For the first time the people of Sioux City, Iowa, have a combat ship named in their honor.

But the 3,400-ton USS Sioux City can’t traverse the Missouri River to travel to its people — instead, a commissioning ceremony marking the vessel’s official entrance into the Navy’s fleet will be held in Annapolis, at the Naval Academy sometime next year, organizers said.

“It really connects all the different elements of Annapolis in my mind — the water, the Navy, Annapolis, hospitality, who we are,” said Retired Rear Admiral Frank Thorp IV, an Eastport resident and the chair of USS Sioux City Commissioning Committee.

The Annapolis community will have a chance to tour the ship during the week-long commissioning celebration, the 1981 Academy graduate said. The commissioning will be open to the public and held in spring or early summer, Thorp said. He co-chaired the commissioning committee for the USS Zumwalt in Baltimore in 2016.

“Why don’t we do this in Annapolis?” he said then.

The USS Sioux City is the 11th in a line of Littoral Combat Ships. The first, the USS Freedom, has docked at the academy.

Members of the Blue Crew — the crew that will board the ship the day of commissioning — were in Annapolis this week to prepare for the event. A reception for the commissioning was held at the Naval Academy’s Alumni House Wednesday. The committee held the reception to start raising awareness about the commissioning in Annapolis, Thorp said.

More than 5,000 people are expected to be in town for the event, including visitors from the ship’s namesake city.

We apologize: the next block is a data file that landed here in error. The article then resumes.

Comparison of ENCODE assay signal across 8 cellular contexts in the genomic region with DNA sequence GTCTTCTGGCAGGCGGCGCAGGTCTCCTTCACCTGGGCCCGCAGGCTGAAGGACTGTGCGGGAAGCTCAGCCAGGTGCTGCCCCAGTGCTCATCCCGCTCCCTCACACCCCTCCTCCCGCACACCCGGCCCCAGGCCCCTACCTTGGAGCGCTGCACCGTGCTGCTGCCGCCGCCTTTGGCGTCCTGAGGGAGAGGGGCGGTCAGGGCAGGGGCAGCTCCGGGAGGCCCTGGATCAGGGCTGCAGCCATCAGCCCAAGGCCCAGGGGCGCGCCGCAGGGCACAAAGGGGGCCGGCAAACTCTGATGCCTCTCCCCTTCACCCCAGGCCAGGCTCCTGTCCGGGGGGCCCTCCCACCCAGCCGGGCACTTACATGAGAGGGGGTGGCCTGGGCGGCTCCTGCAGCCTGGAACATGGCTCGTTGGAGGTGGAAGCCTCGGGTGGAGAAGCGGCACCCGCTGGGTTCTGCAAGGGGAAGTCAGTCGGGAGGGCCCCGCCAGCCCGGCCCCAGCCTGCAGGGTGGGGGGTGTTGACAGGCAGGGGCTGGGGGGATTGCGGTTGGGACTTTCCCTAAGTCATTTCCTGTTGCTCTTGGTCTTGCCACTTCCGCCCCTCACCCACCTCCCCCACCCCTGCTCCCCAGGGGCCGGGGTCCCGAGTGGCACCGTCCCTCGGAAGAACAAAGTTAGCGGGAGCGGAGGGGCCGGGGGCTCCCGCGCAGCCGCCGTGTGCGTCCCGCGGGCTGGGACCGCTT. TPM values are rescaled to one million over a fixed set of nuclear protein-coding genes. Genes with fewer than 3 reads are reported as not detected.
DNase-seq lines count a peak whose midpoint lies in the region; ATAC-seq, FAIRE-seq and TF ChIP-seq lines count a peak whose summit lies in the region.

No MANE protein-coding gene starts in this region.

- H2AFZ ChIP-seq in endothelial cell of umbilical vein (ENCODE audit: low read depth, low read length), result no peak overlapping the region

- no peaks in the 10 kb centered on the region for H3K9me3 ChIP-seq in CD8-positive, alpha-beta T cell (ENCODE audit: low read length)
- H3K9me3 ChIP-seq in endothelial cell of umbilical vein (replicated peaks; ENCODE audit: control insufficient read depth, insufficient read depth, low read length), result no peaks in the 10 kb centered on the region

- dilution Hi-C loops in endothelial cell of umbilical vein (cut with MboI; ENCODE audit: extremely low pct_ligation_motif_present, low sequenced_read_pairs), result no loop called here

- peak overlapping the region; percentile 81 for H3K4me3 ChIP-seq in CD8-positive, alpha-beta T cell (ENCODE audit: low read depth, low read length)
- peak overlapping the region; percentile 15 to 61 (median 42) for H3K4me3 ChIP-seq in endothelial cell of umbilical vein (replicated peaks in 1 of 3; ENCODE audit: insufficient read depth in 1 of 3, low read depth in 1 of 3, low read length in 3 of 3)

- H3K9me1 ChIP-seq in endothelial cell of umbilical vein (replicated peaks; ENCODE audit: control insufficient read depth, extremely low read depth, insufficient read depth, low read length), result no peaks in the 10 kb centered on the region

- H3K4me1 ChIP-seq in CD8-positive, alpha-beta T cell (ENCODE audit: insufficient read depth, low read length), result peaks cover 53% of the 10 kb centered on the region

“One of the lasting impacts for Annapolis is getting the community more involved and comfortable with the Academy,” committee volunteer and retired Capt. Jamie Graybeal.

The 389-foot long USS Sioux City has a beam of 57.5 feet, and a draft of just 13.5 feet. The shallow draft is what makes the commissioning at the Academy possible — the boat will need to travel up the Chesapeake Bay and turn into the Severn River before it can dock along the sea wall by Farragut Field. The ship is described by the committee as agile and stealthy.

While this is the first time Sioux City will have a ship named in its honor, there have been four ships named for Maryland’s capital. The most recent USS Annapolis is a 360-foot Los Angeles-class attack submarine.

During the ceremony the crew’s commanding officer will read his orders and assume control of the ship, and the crew will board the ship and take their positions.

The ship’s keel was laid in February of 2014 and it was Christened in January of 2016 by ship sponsor Mary Winnefeld, wife of the former Vice Chairman of the Joint Chiefs of Staff, Admiral James "Sandy" Winnefeld. The commissioning officially places the ship in active service, said Graybeal.

The committee is organizing and raising all the funds for the commissioning — according to the committee, federal law prohibits funding by government institutions.

For one of the Blue Crew members, Lt. Cmdr. T.J. Orth, it’s a sort of homecoming. Orth graduated from the Academy in 2007, joined the fleet for four years and then returned to the Academy to teach navigation for another four years. He is now stationed in Jacksonville, Florida with the rest of the ship’s Blue Crew, assisting with two sister ships, the USS Detroit and the USS Milwaukee.

He’s been the crew’s unofficial tour guide while they’re in town, he said, showing them academy landmarks like the tomb of John Paul Jones and Memorial Hall.

The ship will be likely remain in service for 30 years.

“We really get to set a tone and standard that most sailors never do,” Orth said.

After commissioning, the ship will be assigned to the Navy’s 5th Fleet in the Persian Gulf, Cmdr. Randy Malone said. The Blue Crew, with 75 members, will be the first crew aboard the ship. The ship also has a Gold Crew — the two trade places when the ship is underway. The smaller crew size allows for more camaraderie among members, compared to a crew of 400 or so, Malone said.

And for the midshipmen, it’s one thing to see a large ship parked in the Chesapeake Bay, Orth said.

“It’s another to see a ship tied up right where you have your morning run.”